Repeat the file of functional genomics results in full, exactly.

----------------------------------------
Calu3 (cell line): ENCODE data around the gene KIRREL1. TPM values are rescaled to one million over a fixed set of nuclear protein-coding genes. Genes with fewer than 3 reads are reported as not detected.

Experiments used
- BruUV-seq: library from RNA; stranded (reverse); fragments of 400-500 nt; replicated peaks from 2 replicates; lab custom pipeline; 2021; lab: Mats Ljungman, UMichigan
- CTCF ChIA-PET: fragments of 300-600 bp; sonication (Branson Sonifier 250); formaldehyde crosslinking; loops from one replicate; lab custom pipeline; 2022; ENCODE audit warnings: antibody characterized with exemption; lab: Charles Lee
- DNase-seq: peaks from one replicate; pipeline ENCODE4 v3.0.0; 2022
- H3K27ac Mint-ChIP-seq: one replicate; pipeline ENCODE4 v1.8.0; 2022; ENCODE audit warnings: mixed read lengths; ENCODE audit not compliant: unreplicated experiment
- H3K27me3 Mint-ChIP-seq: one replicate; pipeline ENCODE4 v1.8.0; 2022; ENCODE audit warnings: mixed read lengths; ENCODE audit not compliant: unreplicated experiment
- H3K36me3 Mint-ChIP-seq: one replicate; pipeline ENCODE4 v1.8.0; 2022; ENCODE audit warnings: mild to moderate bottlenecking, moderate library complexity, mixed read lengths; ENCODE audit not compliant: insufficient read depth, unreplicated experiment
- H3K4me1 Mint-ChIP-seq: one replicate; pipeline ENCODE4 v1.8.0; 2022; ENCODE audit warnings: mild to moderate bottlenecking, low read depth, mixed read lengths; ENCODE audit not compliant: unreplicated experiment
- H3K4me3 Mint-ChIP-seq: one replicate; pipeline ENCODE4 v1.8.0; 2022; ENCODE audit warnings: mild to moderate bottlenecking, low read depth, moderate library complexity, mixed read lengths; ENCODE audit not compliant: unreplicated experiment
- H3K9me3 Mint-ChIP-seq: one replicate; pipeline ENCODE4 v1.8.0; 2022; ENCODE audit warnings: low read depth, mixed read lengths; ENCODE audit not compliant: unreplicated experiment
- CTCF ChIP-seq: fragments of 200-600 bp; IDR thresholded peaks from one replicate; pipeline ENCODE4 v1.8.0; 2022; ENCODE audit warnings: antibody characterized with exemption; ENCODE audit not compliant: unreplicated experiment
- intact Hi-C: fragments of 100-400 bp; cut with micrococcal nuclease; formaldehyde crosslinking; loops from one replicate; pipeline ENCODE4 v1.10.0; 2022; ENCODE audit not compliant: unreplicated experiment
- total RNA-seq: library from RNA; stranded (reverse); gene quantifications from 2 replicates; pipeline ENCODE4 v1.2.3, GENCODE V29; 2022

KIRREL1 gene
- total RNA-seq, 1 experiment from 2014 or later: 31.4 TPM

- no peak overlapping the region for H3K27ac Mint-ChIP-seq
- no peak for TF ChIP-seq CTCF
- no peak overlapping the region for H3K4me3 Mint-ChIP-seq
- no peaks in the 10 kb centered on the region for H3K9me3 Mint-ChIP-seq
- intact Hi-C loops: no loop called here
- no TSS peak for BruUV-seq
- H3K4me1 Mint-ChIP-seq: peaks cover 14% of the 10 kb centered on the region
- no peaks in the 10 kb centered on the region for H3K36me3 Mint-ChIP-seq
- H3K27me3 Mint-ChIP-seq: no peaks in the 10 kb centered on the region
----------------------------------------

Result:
Calu3 (cell line): ENCODE data around the gene KIRREL1. TPM values are rescaled to one million over a fixed set of nuclear protein-coding genes. Genes with fewer than 3 reads are reported as not detected.

Experiments used
- BruUV-seq: library from RNA; stranded (reverse); fragments of 400-500 nt; replicated peaks from 2 replicates; lab custom pipeline; 2021; lab: Mats Ljungman, UMichigan
- CTCF ChIA-PET: fragments of 300-600 bp; sonication (Branson Sonifier 250); formaldehyde crosslinking; loops from one replicate; lab custom pipeline; 2022; ENCODE audit warnings: antibody characterized with exemption; lab: Charles Lee
- DNase-seq: peaks from one replicate; pipeline ENCODE4 v3.0.0; 2022
- H3K27ac Mint-ChIP-seq: one replicate; pipeline ENCODE4 v1.8.0; 2022; ENCODE audit warnings: mixed read lengths; ENCODE audit not compliant: unreplicated experiment
- H3K27me3 Mint-ChIP-seq: one replicate; pipeline ENCODE4 v1.8.0; 2022; ENCODE audit warnings: mixed read lengths; ENCODE audit not compliant: unreplicated experiment
- H3K36me3 Mint-ChIP-seq: one replicate; pipeline ENCODE4 v1.8.0; 2022; ENCODE audit warnings: mild to moderate bottlenecking, moderate library complexity, mixed read lengths; ENCODE audit not compliant: insufficient read depth, unreplicated experiment
- H3K4me1 Mint-ChIP-seq: one replicate; pipeline ENCODE4 v1.8.0; 2022; ENCODE audit warnings: mild to moderate bottlenecking, low read depth, mixed read lengths; ENCODE audit not compliant: unreplicated experiment
- H3K4me3 Mint-ChIP-seq: one replicate; pipeline ENCODE4 v1.8.0; 2022; ENCODE audit warnings: mild to moderate bottlenecking, low read depth, moderate library complexity, mixed read lengths; ENCODE audit not compliant: unreplicated experiment
- H3K9me3 Mint-ChIP-seq: one replicate; pipeline ENCODE4 v1.8.0; 2022; ENCODE audit warnings: low read depth, mixed read lengths; ENCODE audit not compliant: unreplicated experiment
- CTCF ChIP-seq: fragments of 200-600 bp; IDR thresholded peaks from one replicate; pipeline ENCODE4 v1.8.0; 2022; ENCODE audit warnings: antibody characterized with exemption; ENCODE audit not compliant: unreplicated experiment
- intact Hi-C: fragments of 100-400 bp; cut with micrococcal nuclease; formaldehyde crosslinking; loops from one replicate; pipeline ENCODE4 v1.10.0; 2022; ENCODE audit not compliant: unreplicated experiment
- total RNA-seq: library from RNA; stranded (reverse); gene quantifications from 2 replicates; pipeline ENCODE4 v1.2.3, GENCODE V29; 2022

KIRREL1 gene
- total RNA-seq, 1 experiment from 2014 or later: 31.4 TPM

- no peak overlapping the region for H3K27ac Mint-ChIP-seq
- no peak for TF ChIP-seq CTCF
- no peak overlapping the region for H3K4me3 Mint-ChIP-seq
- no peaks in the 10 kb centered on the region for H3K9me3 Mint-ChIP-seq
- intact Hi-C loops: no loop called here
- no TSS peak for BruUV-seq
- H3K4me1 Mint-ChIP-seq: peaks cover 14% of the 10 kb centered on the region
- no peaks in the 10 kb centered on the region for H3K36me3 Mint-ChIP-seq
- H3K27me3 Mint-ChIP-seq: no peaks in the 10 kb centered on the region